Don’t be afraid to start small with big data
Thanks to the 2011 movie Moneyball almost everyone who knows Brad Pitt is now also familiar with how analytics is being used by professional sports teams to pick out potential star players.
Nearly every business around the world and across various industries want to know how they can use big data to gain better insight into their business in order to improve processes, cut cost and boost the bottom line.
In a recent story on Networkwold.com, technology writer Jeff Vance explained that rather than focusing on big home runs with big data, organizations might be better off looking for small wins first.
When organizations focus on achieving big wins right away, the scope of the challenge tends to hamper progress. On the other hand, over time, small wins can accumulate into something big.
Vance talked about how companies such as accommodation sharing service AirbnbB, coffee shop Starbucks and used small big data wins to achieve success:
Focus on key elements – Perhaps because of all the hype around big data, many companies can’t be blamed for thinking that it’s going to be the magic bullet that lets them knock out the competition and turn them into the next Apple or Google.
One of the most successful businesses based on the sharing economy, however, illustrates that paying attention to the small picture also results in gigantic paycheques.
It took some time for Airbnb to find out what prevented people from using rooms listed on Airbnb.
The head of analytics and data science at Airbnb, Riley Newman, did a regression analysis of which features of a listing had the most influence in getting that listing booked.
The answer was really simple. Appealing listings got booked and those that were not appealing tended to be ignored.
As a result Airbnd began providing hosts a tool that enabled them to request free professional photo shoots of their homes. The strategy not only improved bookings but also won Airbnb the loyalty of its hosts.
Periodic site surveys are important because they help determine what network adjustments are needed.
Location, location, location –
Many businesses are focused on digital strategies, however, the reality is e-commerce still accounts for less than 50 per cent of total retail sales in North America. The majority of people still go to physical stores and buildings to do business.
That is why one of the world’s most famous coffee shops, Starbucks places a premium on finding the right location for its store.
The company uses big data to help it analyze factors such as street traffic or pedestrians per hour to determine where its next stores should be. Starbucks built its own market planning and store development application.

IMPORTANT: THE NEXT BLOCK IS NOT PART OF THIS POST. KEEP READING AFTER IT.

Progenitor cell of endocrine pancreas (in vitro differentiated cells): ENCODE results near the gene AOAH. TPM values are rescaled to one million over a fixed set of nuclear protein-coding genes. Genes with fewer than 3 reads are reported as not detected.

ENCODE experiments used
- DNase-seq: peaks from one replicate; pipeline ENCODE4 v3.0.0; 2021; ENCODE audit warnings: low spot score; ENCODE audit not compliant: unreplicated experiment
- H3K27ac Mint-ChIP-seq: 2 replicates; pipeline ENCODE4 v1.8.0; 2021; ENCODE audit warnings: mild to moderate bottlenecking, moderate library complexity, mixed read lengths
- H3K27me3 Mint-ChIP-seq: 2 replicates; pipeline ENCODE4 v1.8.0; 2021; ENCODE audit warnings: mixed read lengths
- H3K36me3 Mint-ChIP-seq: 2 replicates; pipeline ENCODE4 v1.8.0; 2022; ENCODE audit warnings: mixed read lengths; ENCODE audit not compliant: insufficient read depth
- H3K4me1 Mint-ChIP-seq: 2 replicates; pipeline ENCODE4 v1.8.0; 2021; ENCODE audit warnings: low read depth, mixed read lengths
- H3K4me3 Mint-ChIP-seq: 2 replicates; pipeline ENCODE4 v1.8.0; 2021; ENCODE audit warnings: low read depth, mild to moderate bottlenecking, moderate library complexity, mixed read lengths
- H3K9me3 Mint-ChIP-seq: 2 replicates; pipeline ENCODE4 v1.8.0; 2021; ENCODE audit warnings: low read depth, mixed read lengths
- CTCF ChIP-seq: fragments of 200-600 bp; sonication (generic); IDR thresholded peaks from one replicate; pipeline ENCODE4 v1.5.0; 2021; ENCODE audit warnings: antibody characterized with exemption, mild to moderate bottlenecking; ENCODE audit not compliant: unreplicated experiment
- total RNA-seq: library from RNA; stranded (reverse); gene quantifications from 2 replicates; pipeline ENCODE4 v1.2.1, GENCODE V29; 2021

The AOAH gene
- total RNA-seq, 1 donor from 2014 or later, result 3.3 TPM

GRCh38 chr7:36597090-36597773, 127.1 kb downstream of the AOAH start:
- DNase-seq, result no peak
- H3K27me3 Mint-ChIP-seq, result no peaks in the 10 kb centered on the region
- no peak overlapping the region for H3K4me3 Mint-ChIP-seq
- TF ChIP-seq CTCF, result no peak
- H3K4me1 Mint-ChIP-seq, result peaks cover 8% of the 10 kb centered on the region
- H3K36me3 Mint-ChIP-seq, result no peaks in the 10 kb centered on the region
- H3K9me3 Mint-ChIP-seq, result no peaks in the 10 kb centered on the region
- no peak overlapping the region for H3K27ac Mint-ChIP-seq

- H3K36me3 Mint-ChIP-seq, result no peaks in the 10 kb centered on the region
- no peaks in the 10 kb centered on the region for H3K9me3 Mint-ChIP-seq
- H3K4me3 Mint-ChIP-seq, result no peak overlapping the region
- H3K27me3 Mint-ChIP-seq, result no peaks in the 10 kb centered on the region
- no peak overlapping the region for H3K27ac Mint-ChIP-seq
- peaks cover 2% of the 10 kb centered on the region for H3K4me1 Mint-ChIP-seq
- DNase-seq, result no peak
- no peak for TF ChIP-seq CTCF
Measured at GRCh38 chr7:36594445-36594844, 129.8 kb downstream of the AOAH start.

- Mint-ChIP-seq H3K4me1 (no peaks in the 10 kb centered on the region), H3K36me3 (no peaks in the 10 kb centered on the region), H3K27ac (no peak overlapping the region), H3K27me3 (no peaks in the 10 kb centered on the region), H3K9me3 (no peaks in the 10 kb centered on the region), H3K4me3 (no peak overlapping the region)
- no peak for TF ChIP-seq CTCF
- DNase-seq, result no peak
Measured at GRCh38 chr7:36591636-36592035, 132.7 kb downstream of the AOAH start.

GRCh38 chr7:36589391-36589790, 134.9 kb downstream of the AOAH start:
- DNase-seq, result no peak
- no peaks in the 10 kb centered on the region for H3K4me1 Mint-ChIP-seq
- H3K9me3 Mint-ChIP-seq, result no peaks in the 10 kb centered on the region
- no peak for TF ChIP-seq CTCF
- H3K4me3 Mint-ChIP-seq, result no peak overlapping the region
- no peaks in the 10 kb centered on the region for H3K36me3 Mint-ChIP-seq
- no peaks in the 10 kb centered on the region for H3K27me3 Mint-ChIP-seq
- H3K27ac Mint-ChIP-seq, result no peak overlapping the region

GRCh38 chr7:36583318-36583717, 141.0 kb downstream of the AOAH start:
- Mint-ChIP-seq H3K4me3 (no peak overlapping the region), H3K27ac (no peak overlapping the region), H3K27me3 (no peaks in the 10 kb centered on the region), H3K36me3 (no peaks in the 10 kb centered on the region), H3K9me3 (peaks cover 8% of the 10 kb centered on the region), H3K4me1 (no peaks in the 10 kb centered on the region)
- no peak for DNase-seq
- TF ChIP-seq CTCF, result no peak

The app, which is called Atlas is a big data analytics tool built on top of ArcGIS from Esri. Starbucks is also now using Atlas to come up with new menu items such as wine and beer.
From conversations to conversion – Many businesses rely on sales reps to contact and qualify leads before passing these potential customers to a closer.
When Double Dutch, a provider of mobile social networking applications for conferences, sought to build up its customer base, it decided the best way was to build an “outbound sales machine.”
The company decided that a key element was that having actual conversations with leads will boost the chances of closing a deal faster.
However, getting to the actual decision maker has become increasingly difficult these days. So Double Dutch sought a service that would automate the calling process and provide analytics as well.
The company eventually got PowerDialer, an app available through Salesforce AppExchange. The app enabled the sales team to dynamically sort targeted contacts and pinpoint the hot prospects that could be reached. PowerDialer also identified sales patterns by analyzing anonymized profiles and sales interactions.
Features such as automated dialing, automated text messages, detailed reports and gamification features also help boost dial-to-connect rates by more than 60 per cent and conversion rates by 37 per cent. Overall revenues shot up by 200 per cent.
A big bite of big data– U.S. fast food chain Sonic was frustrated with the limitations of the analytics solutions it was using, but was reluctant to invest in a more complex and expensive solutions.
The company turned down a number of Hadoop-based solutions but eventually chose a big data analytics engine developed by 1010data.
The 1010data solution was not built on an old relational database model so it did not need workaround to compensate for legacy architectures. Sonic was able to query all its data not just subsets. The analytics engine also had user interface that provided a spreadsheet-style view of data that simplified queries and made data accessible to non-technical people.
Support for ad-hoc on-the-fly queries allowed Sonic analysts to create models and menus that provided both customer value and ROI.
Sharing big data insight– Building upon its initial big data success, Sonic is now considering to use the cloud to share with its franchise holders the insights gathered through the 1010data analytics tool.
One of the “most overlooked” opportunities in big data is the ability to share insights between employees, partners and customers, according to Sandy Steier, CEO of 1010data.
Many organizations feel that the ease of access to cloud data is a problem. However, Steier said because the 1010data analytics engine is in the cloud, people with proper credentials can analyze data from anywhere, conduct almost whatever research they want with it and share best practices and ideas.